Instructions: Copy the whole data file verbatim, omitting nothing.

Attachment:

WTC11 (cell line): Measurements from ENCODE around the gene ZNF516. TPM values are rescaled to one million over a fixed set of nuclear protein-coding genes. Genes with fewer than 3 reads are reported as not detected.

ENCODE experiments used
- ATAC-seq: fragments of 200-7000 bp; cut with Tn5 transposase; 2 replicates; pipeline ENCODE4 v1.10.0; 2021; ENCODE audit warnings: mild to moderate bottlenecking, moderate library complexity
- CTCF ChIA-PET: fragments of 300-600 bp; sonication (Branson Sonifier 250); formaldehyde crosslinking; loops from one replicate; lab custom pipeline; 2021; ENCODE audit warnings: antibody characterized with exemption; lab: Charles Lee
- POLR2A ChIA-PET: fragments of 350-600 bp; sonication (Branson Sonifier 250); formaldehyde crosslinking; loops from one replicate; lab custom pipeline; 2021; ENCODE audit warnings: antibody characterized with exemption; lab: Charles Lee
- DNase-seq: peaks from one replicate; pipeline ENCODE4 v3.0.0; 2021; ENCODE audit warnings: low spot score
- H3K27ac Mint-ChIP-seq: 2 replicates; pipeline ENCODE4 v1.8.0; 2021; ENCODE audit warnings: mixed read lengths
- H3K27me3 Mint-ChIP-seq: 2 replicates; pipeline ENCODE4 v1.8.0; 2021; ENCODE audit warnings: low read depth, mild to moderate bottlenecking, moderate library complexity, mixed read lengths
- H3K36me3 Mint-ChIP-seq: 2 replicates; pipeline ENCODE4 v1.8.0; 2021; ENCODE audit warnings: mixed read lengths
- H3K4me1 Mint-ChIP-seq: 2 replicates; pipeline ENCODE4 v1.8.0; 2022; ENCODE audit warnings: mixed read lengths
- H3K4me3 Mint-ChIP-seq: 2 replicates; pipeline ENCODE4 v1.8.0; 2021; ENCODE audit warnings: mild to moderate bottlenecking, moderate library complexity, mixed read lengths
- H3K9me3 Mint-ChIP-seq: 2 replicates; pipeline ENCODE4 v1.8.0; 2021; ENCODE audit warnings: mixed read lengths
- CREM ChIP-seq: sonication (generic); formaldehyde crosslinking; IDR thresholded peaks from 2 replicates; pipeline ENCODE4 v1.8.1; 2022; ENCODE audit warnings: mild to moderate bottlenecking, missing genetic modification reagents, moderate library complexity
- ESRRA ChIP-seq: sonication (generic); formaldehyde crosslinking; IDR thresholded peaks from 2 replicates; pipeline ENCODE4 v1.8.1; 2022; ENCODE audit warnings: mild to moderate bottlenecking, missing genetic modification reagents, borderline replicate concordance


WTC11 (cell line): Measurements from ENCODE around the gene ZNF516. TPM values are rescaled to one million over a fixed set of nuclear protein-coding genes. Genes with fewer than 3 reads are reported as not detected.

ENCODE experiments used
- ATAC-seq: fragments of 200-7000 bp; cut with Tn5 transposase; 2 replicates; pipeline ENCODE4 v1.10.0; 2021; ENCODE audit warnings: mild to moderate bottlenecking, moderate library complexity
- CTCF ChIA-PET: fragments of 300-600 bp; sonication (Branson Sonifier 250); formaldehyde crosslinking; loops from one replicate; lab custom pipeline; 2021; ENCODE audit warnings: antibody characterized with exemption; lab: Charles Lee
- POLR2A ChIA-PET: fragments of 350-600 bp; sonication (Branson Sonifier 250); formaldehyde crosslinking; loops from one replicate; lab custom pipeline; 2021; ENCODE audit warnings: antibody characterized with exemption; lab: Charles Lee
- DNase-seq: peaks from one replicate; pipeline ENCODE4 v3.0.0; 2021; ENCODE audit warnings: low spot score
- H3K27ac Mint-ChIP-seq: 2 replicates; pipeline ENCODE4 v1.8.0; 2021; ENCODE audit warnings: mixed read lengths
- H3K27me3 Mint-ChIP-seq: 2 replicates; pipeline ENCODE4 v1.8.0; 2021; ENCODE audit warnings: low read depth, mild to moderate bottlenecking, moderate library complexity, mixed read lengths
- H3K36me3 Mint-ChIP-seq: 2 replicates; pipeline ENCODE4 v1.8.0; 2021; ENCODE audit warnings: mixed read lengths
- H3K4me1 Mint-ChIP-seq: 2 replicates; pipeline ENCODE4 v1.8.0; 2022; ENCODE audit warnings: mixed read lengths
- H3K4me3 Mint-ChIP-seq: 2 replicates; pipeline ENCODE4 v1.8.0; 2021; ENCODE audit warnings: mild to moderate bottlenecking, moderate library complexity, mixed read lengths
- H3K9me3 Mint-ChIP-seq: 2 replicates; pipeline ENCODE4 v1.8.0; 2021; ENCODE audit warnings: mixed read lengths
- CREM ChIP-seq: sonication (generic); formaldehyde crosslinking; IDR thresholded peaks from 2 replicates; pipeline ENCODE4 v1.8.1; 2022; ENCODE audit warnings: mild to moderate bottlenecking, missing genetic modification reagents, moderate library complexity
- ESRRA ChIP-seq: sonication (generic); formaldehyde crosslinking; IDR thresholded peaks from 2 replicates; pipeline ENCODE4 v1.8.1; 2022; ENCODE audit warnings: mild to moderate bottlenecking, missing genetic modification reagents, borderline replicate concordance